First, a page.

When I began to incorporate yoga, not only did I get more in tune with my body and its responses to stress, but it made life more enjoyable because I literally leave every single class with a clear heart and mind. I know that when I go into that yoga studio, I just focus on me and that 90 minutes I have. I am so grateful to be able to take that time to give something to myself. The breathing, the meditation, the time to not think about anything but practice is the best form of stress relief I have found for myself.
On a physical side, yoga is incredible if you performing other acts of physical activity such as endurance training, weight lifting, barre classes, tabata, pilates, crossfit etc. Yoga will help to increase mobility and flexibility which in turn will help you become a stronger, more efficient and better lifter in the gym. You will be able to move through a wider range of motion, thus recruiting more muscle fibers and getting the most bang for your buck with 100% proper form. You will feel challenged like no other!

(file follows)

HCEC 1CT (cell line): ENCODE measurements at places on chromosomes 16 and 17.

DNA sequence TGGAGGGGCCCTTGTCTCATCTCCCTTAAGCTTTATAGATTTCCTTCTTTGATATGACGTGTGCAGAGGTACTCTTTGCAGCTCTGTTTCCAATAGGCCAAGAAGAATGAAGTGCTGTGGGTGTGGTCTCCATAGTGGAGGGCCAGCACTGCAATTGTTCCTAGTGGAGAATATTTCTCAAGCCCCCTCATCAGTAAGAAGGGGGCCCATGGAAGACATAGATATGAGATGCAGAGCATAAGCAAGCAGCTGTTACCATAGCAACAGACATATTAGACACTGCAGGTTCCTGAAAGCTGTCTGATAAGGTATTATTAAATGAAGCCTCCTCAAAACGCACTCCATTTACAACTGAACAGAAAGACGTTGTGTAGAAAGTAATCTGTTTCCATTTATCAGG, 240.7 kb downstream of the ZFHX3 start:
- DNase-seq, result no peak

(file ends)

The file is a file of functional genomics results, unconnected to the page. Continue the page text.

Taking a yoga class is not a ‘rest day’ however I love to perform yoga for active recovery days. It is extremely effective and low impact work that will still get you to move without the stress of lifting weights when your body needs recovery .
No matter what your goal may be in that studio, you will leave yoga feeling better, clearer, level headed and 10 times better than when you entered.
So What Now?